Tesla reportedly has a stockpile of over 2,300 unsold cars in China, having sold just 2,499 of its Model S electric saloon car in 2014.
The bad news comes in the same month that Tesla said it would be cutting its Chinese workforce as part of wider restructuring efforts. Although refusing to say exactly how many staff will be cut in China, reports claim the loss could be as high as 30%, or around 180 of its 600 Chinese employees.
The masses of unsold cars have already been produced and shipped to China, where they are parked up outside dealerships and the company's headquarters. The majority are in storage at the Port of Tianjin, where almost all vehicles enter China from the US, with another 170-200 cars stored in a warehouse in Beijing.
So why has this happened to a company which could seemingly do no wrong?
1. Customers cancelled their orders because they want the newer model
Tesla recently announced it would be dropping the Plus versions of its Model S in favour of an all-wheel-drive configuration with a second motor powering the front wheels. The range-topping P85 D caused a stir for having almost 700 horsepower and accelerating to 60 miles per hour faster than almost every Ferrari ever built, luring some customers into switching their orders for the new car.
2. The early adopters have already bought their cars
Being unlike almost anything else on the road, the Tesla Model S was always going to appeal to a small group of niche early adopters before being bought by the masses. The slowdown in Chinese sales since its January 2014 launch could well be because those early adopters now have their cars, like how Apple sees enormous sales in a new iPhone's opening weekend, but a downturn towards the end of each product life cycle.
Tesla isn't quite ready to launch an all-new car - although the Model X and smaller Model E vehicles will be along in the next year or so - but it simply cannot be expected to sell at a continuous rate like Ford, Honda and VW Group.
3. ...and so have the scalpers
New luxury cars always sell for a premium in the months after they first go on sale. So-called scalpers looking to turn a quick profit - or run a car for a year and sell for zero loss - get their names onto the waiting list as fast as possible, collect their car, then sell it almost immediately for a substantial profit. Those looking to pick up a Model S without joining the six-month waiting list can do so - and there is also a grey market of imports, side-stepping Tesla's Chinese dealerships.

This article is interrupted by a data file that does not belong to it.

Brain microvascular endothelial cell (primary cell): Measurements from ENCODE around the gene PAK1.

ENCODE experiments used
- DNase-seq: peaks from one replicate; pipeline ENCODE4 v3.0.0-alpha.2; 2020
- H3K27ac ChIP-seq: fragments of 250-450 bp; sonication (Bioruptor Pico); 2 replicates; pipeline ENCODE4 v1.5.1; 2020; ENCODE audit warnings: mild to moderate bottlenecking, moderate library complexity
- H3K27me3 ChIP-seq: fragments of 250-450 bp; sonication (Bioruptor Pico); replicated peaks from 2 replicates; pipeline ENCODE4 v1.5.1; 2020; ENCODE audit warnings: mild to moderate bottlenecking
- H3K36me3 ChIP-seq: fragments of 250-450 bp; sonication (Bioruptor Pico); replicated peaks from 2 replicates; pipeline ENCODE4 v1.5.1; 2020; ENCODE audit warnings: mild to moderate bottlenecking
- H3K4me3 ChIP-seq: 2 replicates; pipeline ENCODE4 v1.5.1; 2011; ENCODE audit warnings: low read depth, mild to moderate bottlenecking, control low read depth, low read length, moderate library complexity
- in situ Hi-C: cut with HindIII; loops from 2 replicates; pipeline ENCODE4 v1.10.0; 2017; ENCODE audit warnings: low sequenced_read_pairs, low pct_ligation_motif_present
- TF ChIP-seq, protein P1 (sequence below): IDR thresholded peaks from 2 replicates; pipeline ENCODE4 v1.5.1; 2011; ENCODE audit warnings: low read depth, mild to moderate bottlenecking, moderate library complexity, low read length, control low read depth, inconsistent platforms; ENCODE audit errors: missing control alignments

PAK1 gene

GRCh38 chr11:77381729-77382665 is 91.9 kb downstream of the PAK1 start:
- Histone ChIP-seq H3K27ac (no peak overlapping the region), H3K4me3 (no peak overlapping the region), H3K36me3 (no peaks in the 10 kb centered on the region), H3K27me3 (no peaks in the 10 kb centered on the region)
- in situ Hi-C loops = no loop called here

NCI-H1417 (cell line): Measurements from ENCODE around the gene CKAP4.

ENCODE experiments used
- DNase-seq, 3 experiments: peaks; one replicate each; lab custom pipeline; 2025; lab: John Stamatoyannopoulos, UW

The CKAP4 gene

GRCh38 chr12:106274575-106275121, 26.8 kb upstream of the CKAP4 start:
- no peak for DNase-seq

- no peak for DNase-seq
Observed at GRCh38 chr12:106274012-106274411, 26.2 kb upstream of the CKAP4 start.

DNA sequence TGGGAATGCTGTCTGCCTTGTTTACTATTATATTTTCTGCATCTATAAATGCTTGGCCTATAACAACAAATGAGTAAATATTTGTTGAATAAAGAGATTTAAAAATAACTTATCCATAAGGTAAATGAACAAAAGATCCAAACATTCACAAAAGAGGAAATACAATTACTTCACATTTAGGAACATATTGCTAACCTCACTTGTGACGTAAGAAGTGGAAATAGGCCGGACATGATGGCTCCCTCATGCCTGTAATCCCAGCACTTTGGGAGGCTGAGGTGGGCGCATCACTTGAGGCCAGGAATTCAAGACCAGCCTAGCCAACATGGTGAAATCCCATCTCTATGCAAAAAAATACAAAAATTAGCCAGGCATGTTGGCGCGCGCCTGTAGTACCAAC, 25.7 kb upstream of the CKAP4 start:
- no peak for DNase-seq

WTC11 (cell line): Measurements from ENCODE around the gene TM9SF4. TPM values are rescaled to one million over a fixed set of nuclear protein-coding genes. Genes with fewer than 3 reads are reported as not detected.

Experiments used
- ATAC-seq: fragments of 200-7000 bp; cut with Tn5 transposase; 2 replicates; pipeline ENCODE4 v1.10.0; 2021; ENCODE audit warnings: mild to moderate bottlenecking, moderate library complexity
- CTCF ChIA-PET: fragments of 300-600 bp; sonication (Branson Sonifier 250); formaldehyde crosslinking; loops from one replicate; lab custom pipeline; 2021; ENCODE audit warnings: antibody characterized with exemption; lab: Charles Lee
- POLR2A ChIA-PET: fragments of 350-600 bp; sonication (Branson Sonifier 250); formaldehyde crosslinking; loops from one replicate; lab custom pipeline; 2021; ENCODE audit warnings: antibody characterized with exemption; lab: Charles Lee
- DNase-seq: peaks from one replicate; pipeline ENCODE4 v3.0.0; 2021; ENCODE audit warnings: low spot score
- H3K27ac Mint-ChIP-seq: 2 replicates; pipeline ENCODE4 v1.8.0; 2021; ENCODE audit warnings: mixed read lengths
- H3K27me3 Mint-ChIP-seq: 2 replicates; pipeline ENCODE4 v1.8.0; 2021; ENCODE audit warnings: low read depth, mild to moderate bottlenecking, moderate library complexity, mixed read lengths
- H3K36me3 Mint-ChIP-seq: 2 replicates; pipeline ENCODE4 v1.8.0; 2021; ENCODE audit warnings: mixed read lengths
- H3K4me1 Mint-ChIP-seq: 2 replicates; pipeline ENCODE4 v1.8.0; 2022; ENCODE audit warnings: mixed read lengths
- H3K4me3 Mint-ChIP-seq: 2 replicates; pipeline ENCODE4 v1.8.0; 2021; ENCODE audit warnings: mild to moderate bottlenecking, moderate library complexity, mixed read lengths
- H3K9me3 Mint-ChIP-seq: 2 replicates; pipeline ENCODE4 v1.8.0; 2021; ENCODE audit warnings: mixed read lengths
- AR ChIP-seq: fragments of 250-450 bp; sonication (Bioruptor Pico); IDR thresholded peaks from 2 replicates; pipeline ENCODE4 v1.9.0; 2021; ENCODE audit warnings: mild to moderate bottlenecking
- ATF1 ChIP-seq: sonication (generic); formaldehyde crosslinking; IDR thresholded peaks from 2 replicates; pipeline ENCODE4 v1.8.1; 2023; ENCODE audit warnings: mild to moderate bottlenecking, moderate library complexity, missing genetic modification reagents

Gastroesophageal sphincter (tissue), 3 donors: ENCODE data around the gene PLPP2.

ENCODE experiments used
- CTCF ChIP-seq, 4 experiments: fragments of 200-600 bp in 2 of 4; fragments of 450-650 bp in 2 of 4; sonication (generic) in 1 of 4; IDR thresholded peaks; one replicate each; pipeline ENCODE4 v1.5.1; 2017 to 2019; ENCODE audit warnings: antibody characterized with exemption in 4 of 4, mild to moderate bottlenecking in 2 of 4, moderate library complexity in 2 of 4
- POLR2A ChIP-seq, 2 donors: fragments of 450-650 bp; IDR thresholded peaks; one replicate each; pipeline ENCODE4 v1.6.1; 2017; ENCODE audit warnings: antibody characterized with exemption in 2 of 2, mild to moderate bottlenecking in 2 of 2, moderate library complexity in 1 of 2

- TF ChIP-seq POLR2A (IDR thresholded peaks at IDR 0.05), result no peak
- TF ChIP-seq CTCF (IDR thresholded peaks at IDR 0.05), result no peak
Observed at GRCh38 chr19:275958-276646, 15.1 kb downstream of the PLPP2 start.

4. The Supercharger network is expanding too slowly
Tesla's network of Superchargers in China consists of 228 chargers spread across 29 stations. By comparison, the US has 884 chargers across 140 stations. Compounding the issue is how 74% of China's urban population live in apartments instead of houses and many park in shared garages where electric car chargers are deemed a fire hazard, reports Quartz.
5. Dealers and service centres are also few and far between
In a country with a population of 1.4 billion Tesla has 10 dealerships and just three service centres. Beijing, a city of 22 million people, has three dealerships, one of which also contains the city's only service centre. A second Beijing service centre, open until at least June 2014, is now closed. Shanghai, with a population of 25 million, has three dealerships, two of which double as service centres.
6. An unorganised ordering process led to cancellations
Until late 2014, buying a Tesla in China required an initial deposit of CN¥15,000 (£1,620; $2,300), followed by a second payment of CN¥250,000 to be paid when the car is built and ready to be shipped. Firstly, that means it cost just £1,600 to cancel the order, but by then it was too late for Tesla to stop producing your car.
Secondly, anonymous sources speaking to CarNewsChina claim Tesla rarely bothered to collect the second deposit. A source described as a "Tesla insider" said collecting the second payment was "too difficult," and that this lenient policy caused a lot of cancellations.
When Tesla's US headquarters learnt of this behaviour the initial deposit was upped to CN¥50,000 without consultation with the company's Chinese operations, who reportedly warned against the raise.
7. In Beijing you need to win a lottery before you can buy a car - zero-emission Teslas included
Air pollution and road congestion in Beijing have forced authorities to introduce a lottery system for new cars. Every person wishing to buy a new vehicle must enter the lottery, with the winners given a registration plate and the right to use their new car. Odds of winning the lottery stand at 0.8 percent.
Although the lottery excludes most electric cars, Teslas do not qualify for the exception as it is for Chinese manufacturers only. There is also a government-issued subsidy for buying electric cars (as there is in the UK), but this too, worth up to £11,500, excludes Tesla.